Female Relationships: A Labor of Love

May 8th, 2019

This article is the compilation of our learnings from 9 global dinners held in 2019. 

This April we held dinners on Female Relationships in ten cities: Caracas, San Francisco, NYC, Bogota, Seattle, Toronto, San Juan, Portland, Miami and Mumbai. Bringing a group of women to talk about relating to other women was a powerful (albeit meta) experience! Stories of sisterhood and intimacy became intertwined with those of struggle and loss, as we co-created a space of honest, authentic female relating.

Key takeaways…

1. Female relationships are our lifeblood

For some women around our tables, life is filled with deep and supportive relationships with other women. Yet for others, there was a sense of isolation, a lack of healthy connection with the women in their lives. Whatever the story, the love we have for women is so deep — and so too is the longing. At life’s difficult moments (eg. breakups, surgery, mourning), it’s women who we need by our sides. For it is with women that we can completely fall apart — and trust they will be there to take care of us when we sometimes cannot take care of ourselves.

But with so much love, comes great difficulty as well…

2. When it works, it’s unconditional love like no other….

For many of us, female relationships provide a profound depth of connection and support. Some have a “soul-mate friend” — that female friend who can almost fulfill the role of a romantic partner. They are our chosen family. These are the women in our lives that encourage us to be the best versions of ourselves, that love and support us without judgment, and always hold us accountable.

The cornerstones of these female relationships include:
· Celebration
 — To rejoice in one another’s joys
· Trust — The inner knowing that it is safe to be vulnerable
· Inspiration — A regenerative relationship, collaborative and creative
· Reciprocity — A healthy balance of give and take


But when it doesn’t, we can feel utterly drained

There can be a dark side to female relationships. For some of us, this means the continuation of unhealthy patterns that we developed in childhood. Some of us grew up as the emotional “caretaker” of the women at home, and find ourselves in this same role with our female friends today. In these cases, it can feel like we’re always there to listen and support the women in our lives — but never receiving the same care in return.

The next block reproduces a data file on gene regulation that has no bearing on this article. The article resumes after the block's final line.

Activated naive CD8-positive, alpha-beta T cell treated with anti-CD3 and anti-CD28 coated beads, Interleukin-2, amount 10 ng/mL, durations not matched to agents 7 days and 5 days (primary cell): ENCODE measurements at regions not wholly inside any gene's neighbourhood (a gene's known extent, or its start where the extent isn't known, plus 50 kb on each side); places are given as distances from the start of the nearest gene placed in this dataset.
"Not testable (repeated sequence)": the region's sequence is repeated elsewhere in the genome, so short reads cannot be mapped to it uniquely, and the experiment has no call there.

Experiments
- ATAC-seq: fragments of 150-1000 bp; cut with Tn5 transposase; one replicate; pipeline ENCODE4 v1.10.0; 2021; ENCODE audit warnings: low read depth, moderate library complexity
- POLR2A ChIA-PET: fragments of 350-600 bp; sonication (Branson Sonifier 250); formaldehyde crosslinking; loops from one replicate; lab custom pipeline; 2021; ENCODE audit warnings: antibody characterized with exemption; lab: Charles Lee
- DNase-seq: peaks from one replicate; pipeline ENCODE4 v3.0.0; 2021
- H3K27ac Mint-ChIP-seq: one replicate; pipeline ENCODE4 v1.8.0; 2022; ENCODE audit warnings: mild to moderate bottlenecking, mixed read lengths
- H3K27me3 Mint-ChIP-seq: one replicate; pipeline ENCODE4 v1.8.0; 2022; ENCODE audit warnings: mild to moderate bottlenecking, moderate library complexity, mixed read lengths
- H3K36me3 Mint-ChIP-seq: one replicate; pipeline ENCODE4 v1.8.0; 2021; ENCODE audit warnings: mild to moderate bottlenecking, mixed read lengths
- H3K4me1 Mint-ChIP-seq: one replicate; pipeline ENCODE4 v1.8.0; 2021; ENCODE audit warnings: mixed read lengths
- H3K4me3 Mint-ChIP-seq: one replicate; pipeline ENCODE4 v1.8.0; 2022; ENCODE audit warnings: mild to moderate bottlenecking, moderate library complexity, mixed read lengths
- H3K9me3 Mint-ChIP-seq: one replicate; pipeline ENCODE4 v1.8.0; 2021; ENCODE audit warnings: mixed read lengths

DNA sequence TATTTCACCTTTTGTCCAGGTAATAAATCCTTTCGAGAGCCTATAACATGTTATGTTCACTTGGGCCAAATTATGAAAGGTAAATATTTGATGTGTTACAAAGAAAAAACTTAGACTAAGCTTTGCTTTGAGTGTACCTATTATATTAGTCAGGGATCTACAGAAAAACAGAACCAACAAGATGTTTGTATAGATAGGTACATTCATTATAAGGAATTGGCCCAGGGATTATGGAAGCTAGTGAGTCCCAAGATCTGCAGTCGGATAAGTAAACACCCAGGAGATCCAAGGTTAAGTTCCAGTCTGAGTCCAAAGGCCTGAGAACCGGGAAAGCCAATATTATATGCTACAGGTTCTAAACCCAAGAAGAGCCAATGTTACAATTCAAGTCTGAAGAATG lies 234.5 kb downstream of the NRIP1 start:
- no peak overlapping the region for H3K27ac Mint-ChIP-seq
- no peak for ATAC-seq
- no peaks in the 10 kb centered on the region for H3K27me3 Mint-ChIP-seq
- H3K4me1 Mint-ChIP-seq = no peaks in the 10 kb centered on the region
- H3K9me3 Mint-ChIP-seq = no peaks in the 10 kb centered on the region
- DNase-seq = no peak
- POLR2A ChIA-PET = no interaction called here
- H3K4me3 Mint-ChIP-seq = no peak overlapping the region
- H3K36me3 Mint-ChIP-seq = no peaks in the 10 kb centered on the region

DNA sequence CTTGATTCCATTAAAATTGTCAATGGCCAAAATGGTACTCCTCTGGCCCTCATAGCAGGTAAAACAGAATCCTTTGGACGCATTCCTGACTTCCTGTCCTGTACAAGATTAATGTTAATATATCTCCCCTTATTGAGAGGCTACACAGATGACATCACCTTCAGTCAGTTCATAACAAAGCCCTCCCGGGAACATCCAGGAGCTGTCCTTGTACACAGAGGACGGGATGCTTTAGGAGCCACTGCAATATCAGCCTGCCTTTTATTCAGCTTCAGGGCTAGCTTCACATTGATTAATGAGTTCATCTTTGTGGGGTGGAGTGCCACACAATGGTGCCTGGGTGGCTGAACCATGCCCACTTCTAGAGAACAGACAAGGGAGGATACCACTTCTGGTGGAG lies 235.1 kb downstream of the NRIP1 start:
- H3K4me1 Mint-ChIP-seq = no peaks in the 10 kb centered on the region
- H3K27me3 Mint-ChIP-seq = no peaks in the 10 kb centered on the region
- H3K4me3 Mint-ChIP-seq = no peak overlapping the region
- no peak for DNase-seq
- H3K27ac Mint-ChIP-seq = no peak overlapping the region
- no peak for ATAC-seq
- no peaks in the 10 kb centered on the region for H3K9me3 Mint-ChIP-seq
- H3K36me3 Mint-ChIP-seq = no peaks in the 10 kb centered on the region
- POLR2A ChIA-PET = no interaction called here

The “dark side” of female relationships are all about:
· Competition
 — An erosive sense of scarcity, which can be especially potent amongst women in the workplace
· Betrayal — Using intimacy and vulnerability as a weapon
· Envy — Seeing another woman’s gain as my loss
· Depletion — Emotional vampires that take but do not give

4. The friend “break-up”

Whether it’s too draining, unsupportive or simply unaligned, we’ve all gotten to that point in a relationship with other women when it’s time to let go. However, unlike romantic relationships, we lack a roadmap for how to “break-up.” We’re so scared and guilt-ridden to hurt one another, that we’d rather quietly fade into the distance (e.g. ghosting!) rather than have an honest and difficult conversation. However, we’ve all come to realize that some female relationships are finite — and that’s really OKAY. How can we let people go in our lives in a way that feels compassionate, and with integrity?

5. Our love for other women is a reflection of our love for ourselves

We come from a woman, are women, and need women in our lives. Female relationships are our birthright. But ultimately, the most important female relationship we have is with ourselves. The more loving, connected, confident and courageous we feel inside, the better we will be able to support, love and champion the women in our lives. We have the ability to give and receive the kind of love and support that we deserve — and it starts with us.


We spoke to women in their 20’s and women in their 60’s (and everywhere in between) and uncovered how female relationships can change with life experience. In our younger years, we all recall having that one “BFF” who meant the world to us. These hyper-intimate relationships typically lacked boundaries — we would do anything to please our friends. So for women in their 20’s and 30’s, the idea of friendship “break-ups” was awkward and confronting, something we prefer to avoid.

However, as we age, our relationships with other women evolve. Our lives get more full. We are more confident in creating and maintaining healthy boundaries to ensure balance with others. For the older women around the table, the friendship “break-ups” were not only a natural part of life, they were a gift that we sometimes need to give to ourselves.


  • Reflect on a female relationships in your life right now that needs to change. How can you make adjustments in an honest and compassionate way? Perhaps it’s a conversation, or maybe it’s a shift inside of yourself. Whatever your approach, we invite you to face this head on.

  • Small acts create big intimacy — they are the building blocks for trust in a relationship. Whether it’s sending a supportive text the day your sister is making a big career move, or checking in on a friend when they’re sick, what small act can you perform to show the women in your life that you care?

Written by Sybil Ottenstein and Veronica Marquez in collaboration with our hosts Esther Mateo in Caracas, Amy Subach & Danya Rose-Merkle in Portland, Rosalind Franklin in San Francisco, Rebecca Roebber in Seattle, Maria Sylvia Sahmkow in Bogota, and Dee de Lara in Toronto, Alexandra Suarez in San Juan

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